Though his works are now revered and highly valued in his native land, Edgar Allan Poe spent most of his writing life in debt. There were, however, a few months in the early 1840s when, while working in Philadelphia as an editor and contributor on ‘Graham’s Magazine’, he enjoyed some short-lived financial success.
Extracted from Antiques Trade Gazette | Ian McKay
It was then that he treated himself to the French gold-cased pocket watch shown here.
Sadly, those good times did not last and all too quickly the watch passed – as collateral or in part payment, with a valuation of $169 – into the hands of one of his creditors, a local merchant tailor.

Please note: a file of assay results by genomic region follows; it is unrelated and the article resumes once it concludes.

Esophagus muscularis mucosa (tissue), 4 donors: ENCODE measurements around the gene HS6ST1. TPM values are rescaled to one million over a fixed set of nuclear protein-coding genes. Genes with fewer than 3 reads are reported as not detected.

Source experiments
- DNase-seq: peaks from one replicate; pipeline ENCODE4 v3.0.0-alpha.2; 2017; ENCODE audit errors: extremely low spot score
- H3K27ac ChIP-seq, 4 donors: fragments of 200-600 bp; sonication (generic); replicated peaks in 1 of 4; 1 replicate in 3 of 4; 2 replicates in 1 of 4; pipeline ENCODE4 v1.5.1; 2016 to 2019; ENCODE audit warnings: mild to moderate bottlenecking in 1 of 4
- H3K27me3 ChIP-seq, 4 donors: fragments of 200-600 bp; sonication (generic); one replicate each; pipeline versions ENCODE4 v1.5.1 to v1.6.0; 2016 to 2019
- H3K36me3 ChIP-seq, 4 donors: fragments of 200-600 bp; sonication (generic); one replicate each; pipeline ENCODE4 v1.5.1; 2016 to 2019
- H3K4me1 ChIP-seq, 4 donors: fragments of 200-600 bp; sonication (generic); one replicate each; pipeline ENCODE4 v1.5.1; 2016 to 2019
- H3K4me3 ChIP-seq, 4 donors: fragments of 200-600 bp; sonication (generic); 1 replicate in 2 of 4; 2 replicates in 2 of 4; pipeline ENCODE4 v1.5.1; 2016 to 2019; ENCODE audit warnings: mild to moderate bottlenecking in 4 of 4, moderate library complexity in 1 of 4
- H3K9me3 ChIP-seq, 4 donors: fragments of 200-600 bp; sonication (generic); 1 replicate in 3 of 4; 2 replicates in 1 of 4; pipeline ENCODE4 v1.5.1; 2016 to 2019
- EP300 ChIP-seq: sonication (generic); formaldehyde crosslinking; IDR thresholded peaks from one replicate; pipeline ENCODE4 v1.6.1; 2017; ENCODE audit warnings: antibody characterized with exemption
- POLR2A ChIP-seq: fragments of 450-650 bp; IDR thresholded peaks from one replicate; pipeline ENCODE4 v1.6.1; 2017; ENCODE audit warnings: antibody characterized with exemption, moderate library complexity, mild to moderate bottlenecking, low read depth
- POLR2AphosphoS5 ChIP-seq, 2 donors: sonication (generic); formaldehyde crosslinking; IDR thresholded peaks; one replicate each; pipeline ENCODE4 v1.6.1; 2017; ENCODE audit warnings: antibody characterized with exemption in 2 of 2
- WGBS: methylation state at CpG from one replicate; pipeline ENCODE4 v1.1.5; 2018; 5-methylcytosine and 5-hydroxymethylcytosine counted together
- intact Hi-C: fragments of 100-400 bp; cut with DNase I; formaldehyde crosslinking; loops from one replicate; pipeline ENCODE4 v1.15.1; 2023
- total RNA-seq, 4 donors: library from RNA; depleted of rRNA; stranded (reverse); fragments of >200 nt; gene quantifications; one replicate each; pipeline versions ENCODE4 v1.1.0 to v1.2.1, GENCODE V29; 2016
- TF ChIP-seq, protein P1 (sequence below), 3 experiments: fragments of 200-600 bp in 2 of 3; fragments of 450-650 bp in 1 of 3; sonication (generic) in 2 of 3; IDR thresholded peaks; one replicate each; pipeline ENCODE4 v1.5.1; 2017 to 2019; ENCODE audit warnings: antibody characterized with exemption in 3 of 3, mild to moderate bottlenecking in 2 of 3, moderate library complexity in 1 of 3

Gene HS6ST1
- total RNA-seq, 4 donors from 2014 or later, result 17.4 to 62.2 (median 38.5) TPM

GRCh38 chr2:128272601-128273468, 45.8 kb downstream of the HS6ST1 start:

Poe filed for bankruptcy in 1844 and moved to New York, where he died five years later, but his posthumous fame even led to a change in the watch’s fortunes.
By the beginning of the 20th century it had become a precious relic and over the years has changed hands a number of times. The most recent exchange took place at Christie’s New York (25/20/13.5% buyer’s premium), where on June 12 the watch sold for $200,000 (then £157,480).